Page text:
Resurrection (1999) [REVIEW] | In Lambert We Trust

You might or might not celebrate the upcoming festivity, be indifferent, but in the spirit of the holiday, let’s take a break of sorts and on this today go away from the non-budgets or the endless parade of director-actor-producer-writer one-man homegrown created film featuring either a giant or man-sized rabbity thing (NOT of Purcellian’s descent) going around killing people.

We already “did” Beaster Day/ The Beaster Bunny, and i will have that as a representative of the “ rabbit horror movies” subgenre, with 90 % of these belonging to the “no budget” category and often more than not just being more about rabbits than Easter, see for example the previously covered Bunnyman trilogy, which at least doesn’t pretend to be themed around the holiday (as it isn’t).

So instead we’ll talk about the 1999 crime thriller Resurrection, about a detective (played by Christopher Lambert) and his partner (Leland Orser) hunting down a serial killer emerging in the weeks preceding Easter, with the blasphemous plan of creating a new Jesus Christ by sawing together body parts taken from his victims, carefully selected by following the canon, literally.

I’m honestly surprised how – aside from the tired zombie jokes – there’s barely anything in terms of actual horror movies using a similar or the same macabre idea of “my very own flesh boy, JC”, or the theme of resurrection that’s the main point and what this holiday celebrates/it’s about.

And for a nice festive surprise, it’s actually a pretty decent detective thriller, and a solid film overall, the horror element is strong, the idea of the “DIY messiah” is quite grisly and unsettling, with some good gore effects, and yes, you get to see the final frankensteined flesh conscruct, quite the thing.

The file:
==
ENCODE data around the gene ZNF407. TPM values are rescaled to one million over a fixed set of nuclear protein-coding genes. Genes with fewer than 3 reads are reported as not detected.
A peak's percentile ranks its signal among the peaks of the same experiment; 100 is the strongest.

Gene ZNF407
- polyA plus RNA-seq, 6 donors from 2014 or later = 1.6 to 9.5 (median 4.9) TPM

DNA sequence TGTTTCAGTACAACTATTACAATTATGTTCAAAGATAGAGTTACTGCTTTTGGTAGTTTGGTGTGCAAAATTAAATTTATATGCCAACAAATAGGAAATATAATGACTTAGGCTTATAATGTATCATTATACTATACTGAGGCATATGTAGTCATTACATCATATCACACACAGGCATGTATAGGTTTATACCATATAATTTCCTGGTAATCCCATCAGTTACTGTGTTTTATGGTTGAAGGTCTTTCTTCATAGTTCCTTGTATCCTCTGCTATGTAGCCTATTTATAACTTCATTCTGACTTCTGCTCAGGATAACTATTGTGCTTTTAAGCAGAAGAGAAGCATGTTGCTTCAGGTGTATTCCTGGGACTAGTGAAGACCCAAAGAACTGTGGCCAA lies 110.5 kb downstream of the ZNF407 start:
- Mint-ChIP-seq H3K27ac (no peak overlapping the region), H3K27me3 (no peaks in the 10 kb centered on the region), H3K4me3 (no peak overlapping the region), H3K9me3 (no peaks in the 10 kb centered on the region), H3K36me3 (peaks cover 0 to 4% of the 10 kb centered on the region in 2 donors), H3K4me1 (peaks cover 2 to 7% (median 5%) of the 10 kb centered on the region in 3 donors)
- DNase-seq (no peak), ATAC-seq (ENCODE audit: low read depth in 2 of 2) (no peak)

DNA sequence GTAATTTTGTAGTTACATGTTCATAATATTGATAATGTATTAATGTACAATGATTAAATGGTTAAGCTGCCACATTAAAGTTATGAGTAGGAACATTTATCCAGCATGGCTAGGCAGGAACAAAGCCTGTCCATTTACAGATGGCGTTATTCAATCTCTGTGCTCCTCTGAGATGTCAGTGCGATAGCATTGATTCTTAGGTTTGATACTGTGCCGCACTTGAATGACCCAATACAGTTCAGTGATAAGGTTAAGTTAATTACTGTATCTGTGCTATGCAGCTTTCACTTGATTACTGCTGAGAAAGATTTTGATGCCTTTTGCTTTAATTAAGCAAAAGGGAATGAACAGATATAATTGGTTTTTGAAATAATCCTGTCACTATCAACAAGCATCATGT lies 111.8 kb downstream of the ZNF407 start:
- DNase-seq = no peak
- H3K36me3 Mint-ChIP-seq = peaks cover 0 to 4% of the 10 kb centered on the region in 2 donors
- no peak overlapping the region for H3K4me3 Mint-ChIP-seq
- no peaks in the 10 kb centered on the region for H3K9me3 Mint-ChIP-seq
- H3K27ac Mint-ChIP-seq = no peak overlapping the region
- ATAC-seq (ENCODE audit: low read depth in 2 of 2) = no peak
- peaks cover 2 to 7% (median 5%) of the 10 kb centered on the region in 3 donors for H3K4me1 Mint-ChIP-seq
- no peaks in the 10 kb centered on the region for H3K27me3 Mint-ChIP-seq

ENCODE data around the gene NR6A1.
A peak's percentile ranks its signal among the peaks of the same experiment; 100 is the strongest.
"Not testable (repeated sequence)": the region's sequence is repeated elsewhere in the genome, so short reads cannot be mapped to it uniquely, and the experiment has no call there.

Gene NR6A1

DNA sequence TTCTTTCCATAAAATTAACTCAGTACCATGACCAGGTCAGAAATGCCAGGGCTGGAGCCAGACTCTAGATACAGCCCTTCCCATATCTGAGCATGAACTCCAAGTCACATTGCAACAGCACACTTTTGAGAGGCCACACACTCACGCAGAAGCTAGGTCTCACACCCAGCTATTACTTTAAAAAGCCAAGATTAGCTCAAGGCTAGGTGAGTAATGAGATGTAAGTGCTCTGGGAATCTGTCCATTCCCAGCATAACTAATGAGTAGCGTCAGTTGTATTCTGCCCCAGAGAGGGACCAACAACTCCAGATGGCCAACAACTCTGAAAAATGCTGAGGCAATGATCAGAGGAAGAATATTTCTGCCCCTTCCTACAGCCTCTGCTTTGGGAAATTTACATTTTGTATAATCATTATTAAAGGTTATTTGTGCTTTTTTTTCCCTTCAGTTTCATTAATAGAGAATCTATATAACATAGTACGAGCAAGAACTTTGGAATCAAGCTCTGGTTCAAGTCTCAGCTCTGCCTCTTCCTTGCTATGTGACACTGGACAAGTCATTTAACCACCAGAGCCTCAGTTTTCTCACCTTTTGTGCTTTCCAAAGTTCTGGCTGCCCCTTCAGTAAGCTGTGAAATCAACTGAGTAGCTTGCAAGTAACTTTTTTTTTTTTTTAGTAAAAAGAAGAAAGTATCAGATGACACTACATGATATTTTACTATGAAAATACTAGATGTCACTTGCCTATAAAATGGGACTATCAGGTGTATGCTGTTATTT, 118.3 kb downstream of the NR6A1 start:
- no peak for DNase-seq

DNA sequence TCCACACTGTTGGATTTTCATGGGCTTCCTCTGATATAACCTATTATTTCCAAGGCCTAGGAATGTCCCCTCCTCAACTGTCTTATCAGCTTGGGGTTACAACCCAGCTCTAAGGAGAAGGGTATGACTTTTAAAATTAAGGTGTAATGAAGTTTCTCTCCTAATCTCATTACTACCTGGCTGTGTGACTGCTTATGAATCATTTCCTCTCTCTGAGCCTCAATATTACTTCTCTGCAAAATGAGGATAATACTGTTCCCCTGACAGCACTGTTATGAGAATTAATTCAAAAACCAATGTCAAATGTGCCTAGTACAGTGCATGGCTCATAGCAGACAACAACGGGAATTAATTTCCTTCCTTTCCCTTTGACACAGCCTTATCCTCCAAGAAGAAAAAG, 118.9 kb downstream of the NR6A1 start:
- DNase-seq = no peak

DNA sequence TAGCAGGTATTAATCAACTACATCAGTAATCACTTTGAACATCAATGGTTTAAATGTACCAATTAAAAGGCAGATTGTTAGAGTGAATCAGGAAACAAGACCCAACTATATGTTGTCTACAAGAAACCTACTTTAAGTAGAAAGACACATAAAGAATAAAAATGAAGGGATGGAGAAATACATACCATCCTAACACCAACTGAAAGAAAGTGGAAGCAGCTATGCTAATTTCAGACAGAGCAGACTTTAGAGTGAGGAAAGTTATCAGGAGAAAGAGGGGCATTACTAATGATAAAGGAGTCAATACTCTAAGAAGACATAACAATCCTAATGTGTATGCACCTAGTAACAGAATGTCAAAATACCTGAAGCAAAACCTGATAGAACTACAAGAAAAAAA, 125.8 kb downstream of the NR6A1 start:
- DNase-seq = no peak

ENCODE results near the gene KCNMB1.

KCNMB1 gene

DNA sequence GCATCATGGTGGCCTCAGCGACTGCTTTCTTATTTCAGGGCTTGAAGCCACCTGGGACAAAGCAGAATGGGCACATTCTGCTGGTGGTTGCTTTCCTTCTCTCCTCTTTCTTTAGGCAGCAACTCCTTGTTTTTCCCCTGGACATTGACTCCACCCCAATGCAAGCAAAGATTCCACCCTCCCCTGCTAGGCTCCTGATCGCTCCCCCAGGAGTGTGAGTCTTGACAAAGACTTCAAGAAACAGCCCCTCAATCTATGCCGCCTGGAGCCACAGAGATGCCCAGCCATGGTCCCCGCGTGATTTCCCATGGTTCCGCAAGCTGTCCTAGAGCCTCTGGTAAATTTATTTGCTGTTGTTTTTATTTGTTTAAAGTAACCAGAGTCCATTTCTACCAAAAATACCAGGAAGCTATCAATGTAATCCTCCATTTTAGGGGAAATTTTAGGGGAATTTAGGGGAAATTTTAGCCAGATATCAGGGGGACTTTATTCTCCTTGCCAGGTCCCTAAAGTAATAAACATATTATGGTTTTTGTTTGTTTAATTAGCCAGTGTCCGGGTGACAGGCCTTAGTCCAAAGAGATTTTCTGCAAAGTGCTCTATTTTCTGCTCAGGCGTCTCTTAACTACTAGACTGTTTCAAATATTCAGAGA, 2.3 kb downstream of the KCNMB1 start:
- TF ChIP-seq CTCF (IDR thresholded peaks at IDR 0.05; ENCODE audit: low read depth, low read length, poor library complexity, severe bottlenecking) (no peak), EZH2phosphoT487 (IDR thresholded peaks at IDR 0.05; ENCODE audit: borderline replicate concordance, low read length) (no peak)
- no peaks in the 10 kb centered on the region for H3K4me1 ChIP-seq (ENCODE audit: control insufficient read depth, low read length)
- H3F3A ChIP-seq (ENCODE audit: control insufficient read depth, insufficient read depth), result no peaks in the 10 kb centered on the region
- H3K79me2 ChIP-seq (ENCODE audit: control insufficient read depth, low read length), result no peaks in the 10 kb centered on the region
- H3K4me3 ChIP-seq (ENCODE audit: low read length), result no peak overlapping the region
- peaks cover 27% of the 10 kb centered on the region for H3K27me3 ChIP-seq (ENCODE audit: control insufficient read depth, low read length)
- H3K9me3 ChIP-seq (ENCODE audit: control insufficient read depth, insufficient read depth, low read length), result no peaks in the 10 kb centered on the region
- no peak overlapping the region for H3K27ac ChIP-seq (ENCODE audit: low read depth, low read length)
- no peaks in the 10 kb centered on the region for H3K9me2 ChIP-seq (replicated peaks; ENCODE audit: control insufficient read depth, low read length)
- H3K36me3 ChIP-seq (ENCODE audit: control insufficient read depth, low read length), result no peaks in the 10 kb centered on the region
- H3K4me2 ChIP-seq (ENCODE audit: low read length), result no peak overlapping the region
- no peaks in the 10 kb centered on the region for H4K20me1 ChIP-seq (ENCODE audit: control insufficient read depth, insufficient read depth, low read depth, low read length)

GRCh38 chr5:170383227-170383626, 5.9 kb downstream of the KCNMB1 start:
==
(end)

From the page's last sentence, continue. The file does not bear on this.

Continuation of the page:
Sure, it ain’t too original in terms of characters (and the flashback of the incident involving the main detective’s son it’s so trite that becomes unintentionally kinda funny, given how cheesy it is), but it’s well acted, it has a recognizable cast with great actors, even David Cronenberg acting as the red herring creepish pastor, and Russell Mulcahy’s direction (with this movie marking his continuining collaboration with Lambert after the first two Highlander movies) it’s fairly gripping, hitting all the expected beats of the detective thriller flick, with the fake outs, the religiously obsessive serial killer leaving fittingly themed Bible references on the victims, supported by the great cinematography of Jonathan Freeman and decent dialogues with a few memorable quotes.

It’s no masterpiece, but it’s a really robust offering, definitely in the decent-to-good tier of detective thrillers, it has a very young looking Christopher Lambert in it, and to seal the deal, it’s most likely streaming on Amazon Prime Video in your neck of the woods too, so if you like the premise and-or don’t want to bother with crappy Easter themed horror movies, this is an easy recommendation.

I don’t have much to say about this, in all honesty, but in this case i’d say it’s a good sign, and i’m not gonna inflate this review for the sake of it.

[EXPRESSO] Netflix’s Cowboy Bebop (Season One) (2021) | It’s time we blow

I was gonna make a full review, but then realized it wasn’t deserving of it.

Often you see people wondering who the hell is the target for live action adaptations of anime series that etched theirselves as classics, even more when it’s a series that become a hit even outside the anime circles, so you can’t really pull the snarky excuse “no normal people have seen the thing”.

In this case, i feel no one, because it’s incredible how they managed to create something that not only the fans will despise but newcomers will just find bad, and wonder why the hell people liked Cowboy Bebop to begin with.

An adaptation of an anime that should actually work better than most in live action, but manages to be a genuine complete wreck.